Treatment results and prognostic factors in primary thyroid lymphoma patients: A Rare Cancer Network study

C. Onal, Y. X. Li, R. C. Miller, P. Poortmans, N. Constantinou, D. C. Weber, B. M. Atasoy, S. Igdem, M. Ozsahin, E. Ozyar

Research output: Contribution to journalArticlepeer-review

42 Scopus citations


Background: This study analyzed prognostic factors and treatment outcomes of primary thyroid lymphoma. Patients and Methods: Data were retrospectively collected for 87 patients (53 stage I and 34 stage II) with median age 65 years. Fifty-two patients were treated with single modality (31 with chemotherapy alone and 21 with radiotherapy alone) and 35 with combined modality treatment. Median follow-up was 51 months. Results: Sixty patients had aggressive lymphoma and 27 had indolent lymphoma. The 5-and 10-year overall survival (OS) rates were 74% and 71%, respectively, and the disease-free survival (DFS) rates were 68% and 64%. Univariate analysis revealed that age, tumor size, stage, lymph node involvement, B symptoms, and treatment modality were prognostic factors for OS, DFS, and local control (LC). Patients with thyroiditis had significantly better LC rates. In multivariate analysis, OS was influenced by age, B symptoms, lymph node involvement, and tumor size, whereas DFS and LC were influenced by B symptoms and tumor size. Compared with single modality treatment, patients treated with combined modality had better 5-year OS, DFS, and LC. Conclusions: Combined modality leads to an excellent prognosis for patients with aggressive lymphoma but does not improve OS and LC in patients with indolent lymphoma.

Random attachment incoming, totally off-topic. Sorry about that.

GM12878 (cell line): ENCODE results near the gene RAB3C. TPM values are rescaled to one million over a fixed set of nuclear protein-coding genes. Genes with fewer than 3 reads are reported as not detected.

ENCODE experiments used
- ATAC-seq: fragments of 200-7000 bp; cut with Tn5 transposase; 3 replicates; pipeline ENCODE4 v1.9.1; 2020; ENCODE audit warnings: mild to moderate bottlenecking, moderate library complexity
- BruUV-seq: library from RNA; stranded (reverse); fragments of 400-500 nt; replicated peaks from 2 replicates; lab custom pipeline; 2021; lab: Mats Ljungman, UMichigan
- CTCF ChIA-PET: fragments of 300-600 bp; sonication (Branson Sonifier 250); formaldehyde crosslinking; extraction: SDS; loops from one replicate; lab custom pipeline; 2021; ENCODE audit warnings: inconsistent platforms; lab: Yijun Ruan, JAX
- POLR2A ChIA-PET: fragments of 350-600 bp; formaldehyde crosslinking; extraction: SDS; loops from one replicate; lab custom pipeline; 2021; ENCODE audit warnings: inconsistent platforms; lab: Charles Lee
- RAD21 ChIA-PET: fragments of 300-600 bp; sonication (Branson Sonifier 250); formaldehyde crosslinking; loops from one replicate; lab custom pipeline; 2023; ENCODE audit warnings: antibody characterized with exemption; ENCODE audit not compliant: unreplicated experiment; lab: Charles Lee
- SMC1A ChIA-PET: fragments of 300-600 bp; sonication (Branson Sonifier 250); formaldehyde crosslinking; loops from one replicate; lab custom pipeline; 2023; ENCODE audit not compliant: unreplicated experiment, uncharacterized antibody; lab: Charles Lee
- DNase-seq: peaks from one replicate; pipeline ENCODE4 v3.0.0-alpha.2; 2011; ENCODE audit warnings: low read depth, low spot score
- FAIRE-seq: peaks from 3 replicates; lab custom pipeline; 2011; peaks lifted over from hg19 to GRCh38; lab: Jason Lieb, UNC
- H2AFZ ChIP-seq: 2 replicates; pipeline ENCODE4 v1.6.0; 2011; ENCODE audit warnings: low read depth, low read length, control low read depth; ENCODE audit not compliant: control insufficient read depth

Original languageEnglish (US)
Pages (from-to)156-164
Number of pages9
JournalAnnals of Oncology
Issue number1
StatePublished - Jan 2011


  • Chemotherapy
  • Combined modality treatment
  • Non-Hodgkin's lymphoma
  • Prognostic factors
  • Radiotherapy
  • Thyroid lymphoma

ASJC Scopus subject areas

  • Hematology
  • Oncology


Dive into the research topics of 'Treatment results and prognostic factors in primary thyroid lymphoma patients: A Rare Cancer Network study'. Together they form a unique fingerprint.

Cite this